Introduction: In a significant ruling, the Customs, Excise, and Service Tax Appellate Tribunal (CESTAT) Kolkata has quashed an Excise Duty demand imposed on Super Smelters Limited. The demand pertained to the alleged non-maintenance of separate accounts for input services utilized in trading activities declared as exempted services under the Cenvat Credit Rules, 2004. This article delves into the details of the case, the arguments presented, and the CESTAT’s verdict.
1. Background: Super Smelters Limited, a manufacturer of sponge iron, M.S. Billets, and other products, availed Cenvat credit on both inputs and input services used in manufacturing. These input services included Survey Fees, Professional charges, Sampling & Analysis Charges, Commission Charges, and Security Charges. During a specific period from April 2011 to February 2015, the company removed certain quantities of inputs to sister units and sold a portion of unwanted inputs, including undersized coal. To comply with the rules, they reversed the Cenvat credit on these removed inputs.
2. Allegation and Demand: The authorities alleged that, in the guise of input removal, Super Smelters Limited was engaged in providing services, specifically ‘Trading of Goods,’ which qualified as an exempted service. They argued that the company failed to maintain separate accounts for credit attributable to taxable and exempted trading services under Rule 6(1) of the Cenvat Credit Rules, 2004. Consequently, the authorities issued a show-cause notice in April 2015, leading to an adjudication that confirmed the demand under Rule 6(3) of the Cenvat Credit Rules, 2004.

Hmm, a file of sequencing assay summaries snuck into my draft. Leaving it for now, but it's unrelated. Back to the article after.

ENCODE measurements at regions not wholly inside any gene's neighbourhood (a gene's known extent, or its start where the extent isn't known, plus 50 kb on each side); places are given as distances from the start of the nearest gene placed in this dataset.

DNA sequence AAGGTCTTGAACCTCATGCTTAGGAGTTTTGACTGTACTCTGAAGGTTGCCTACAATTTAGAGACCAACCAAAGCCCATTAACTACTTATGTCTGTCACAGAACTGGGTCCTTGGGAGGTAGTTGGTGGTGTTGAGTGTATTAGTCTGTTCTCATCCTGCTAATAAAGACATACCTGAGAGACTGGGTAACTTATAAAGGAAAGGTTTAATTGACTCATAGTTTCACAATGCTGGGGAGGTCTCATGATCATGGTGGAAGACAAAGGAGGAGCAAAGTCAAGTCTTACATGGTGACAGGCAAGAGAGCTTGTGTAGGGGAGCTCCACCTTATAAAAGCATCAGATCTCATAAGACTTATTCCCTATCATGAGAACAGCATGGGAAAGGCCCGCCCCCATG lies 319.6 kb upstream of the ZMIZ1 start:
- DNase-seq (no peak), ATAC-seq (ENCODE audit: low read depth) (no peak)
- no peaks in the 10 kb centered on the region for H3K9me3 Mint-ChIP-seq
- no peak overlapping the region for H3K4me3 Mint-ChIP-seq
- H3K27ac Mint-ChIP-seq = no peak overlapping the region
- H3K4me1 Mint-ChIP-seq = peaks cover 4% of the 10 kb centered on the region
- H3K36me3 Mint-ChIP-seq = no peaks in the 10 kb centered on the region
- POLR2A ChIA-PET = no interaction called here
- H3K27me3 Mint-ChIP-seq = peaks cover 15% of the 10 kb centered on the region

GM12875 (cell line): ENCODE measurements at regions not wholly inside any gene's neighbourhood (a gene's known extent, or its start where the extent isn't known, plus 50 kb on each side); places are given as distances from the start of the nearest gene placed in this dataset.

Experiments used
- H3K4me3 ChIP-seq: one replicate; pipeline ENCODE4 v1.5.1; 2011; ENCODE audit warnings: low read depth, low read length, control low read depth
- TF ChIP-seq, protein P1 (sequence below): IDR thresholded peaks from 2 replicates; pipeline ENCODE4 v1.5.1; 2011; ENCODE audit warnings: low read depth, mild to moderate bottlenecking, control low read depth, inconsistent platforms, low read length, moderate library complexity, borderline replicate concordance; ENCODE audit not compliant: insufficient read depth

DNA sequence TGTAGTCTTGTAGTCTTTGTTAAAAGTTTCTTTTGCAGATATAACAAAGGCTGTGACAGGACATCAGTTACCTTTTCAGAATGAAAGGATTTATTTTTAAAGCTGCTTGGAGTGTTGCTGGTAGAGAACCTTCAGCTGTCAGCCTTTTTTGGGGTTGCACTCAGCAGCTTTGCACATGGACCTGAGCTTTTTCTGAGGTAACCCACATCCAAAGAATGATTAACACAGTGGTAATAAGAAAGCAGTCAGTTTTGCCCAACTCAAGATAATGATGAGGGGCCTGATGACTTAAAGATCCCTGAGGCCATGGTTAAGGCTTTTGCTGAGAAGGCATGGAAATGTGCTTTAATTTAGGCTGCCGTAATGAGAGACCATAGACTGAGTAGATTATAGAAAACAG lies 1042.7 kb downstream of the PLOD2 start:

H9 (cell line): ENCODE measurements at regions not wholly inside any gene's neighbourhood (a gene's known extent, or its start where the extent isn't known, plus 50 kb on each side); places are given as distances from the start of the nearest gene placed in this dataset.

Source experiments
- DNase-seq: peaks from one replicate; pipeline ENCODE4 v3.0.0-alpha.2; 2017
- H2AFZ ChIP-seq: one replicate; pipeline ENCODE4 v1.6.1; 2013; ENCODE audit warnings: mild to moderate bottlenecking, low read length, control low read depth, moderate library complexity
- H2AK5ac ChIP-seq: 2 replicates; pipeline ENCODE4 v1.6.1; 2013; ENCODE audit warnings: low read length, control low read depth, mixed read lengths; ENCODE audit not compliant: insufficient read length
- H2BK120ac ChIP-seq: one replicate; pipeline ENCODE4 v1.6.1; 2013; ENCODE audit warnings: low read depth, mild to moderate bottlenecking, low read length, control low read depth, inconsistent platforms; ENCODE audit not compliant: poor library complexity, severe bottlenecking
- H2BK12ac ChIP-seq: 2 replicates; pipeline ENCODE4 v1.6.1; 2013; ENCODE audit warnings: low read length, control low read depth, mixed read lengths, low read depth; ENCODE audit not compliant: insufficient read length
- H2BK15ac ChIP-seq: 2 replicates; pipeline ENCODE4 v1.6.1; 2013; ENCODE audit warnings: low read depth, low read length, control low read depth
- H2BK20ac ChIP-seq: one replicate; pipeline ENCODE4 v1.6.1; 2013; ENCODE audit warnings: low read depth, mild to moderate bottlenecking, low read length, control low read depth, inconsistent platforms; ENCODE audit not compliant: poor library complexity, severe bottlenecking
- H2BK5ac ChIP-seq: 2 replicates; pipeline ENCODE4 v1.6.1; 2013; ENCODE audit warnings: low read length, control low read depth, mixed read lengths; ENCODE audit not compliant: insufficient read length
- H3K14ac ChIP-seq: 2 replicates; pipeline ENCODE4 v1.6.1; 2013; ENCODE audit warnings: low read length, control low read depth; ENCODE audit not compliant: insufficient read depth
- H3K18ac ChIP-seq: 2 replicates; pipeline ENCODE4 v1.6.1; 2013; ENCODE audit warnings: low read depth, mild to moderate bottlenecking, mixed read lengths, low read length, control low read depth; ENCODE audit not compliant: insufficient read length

3. Appellant’s Contention: The appellant argued that they were manufacturing dutiable goods and had merely removed some inputs as such, which did not entail the provision of services. They contended that although they reversed the proportionate Cenvat credit on input services, it was not necessary. To support their stance, they relied on the judgment of the Hon’ble Punjab & Haryana High Court in the case of Commissioner of C.Ex., Chandigarh-I v. Punjab Steels [2010 (260) E.L.T. 521 (P & H)] and the case of Commissioner vs. Bassi Alloys Pvt. Ltd. [2011 (24) S.T.R. J174 (P & H)].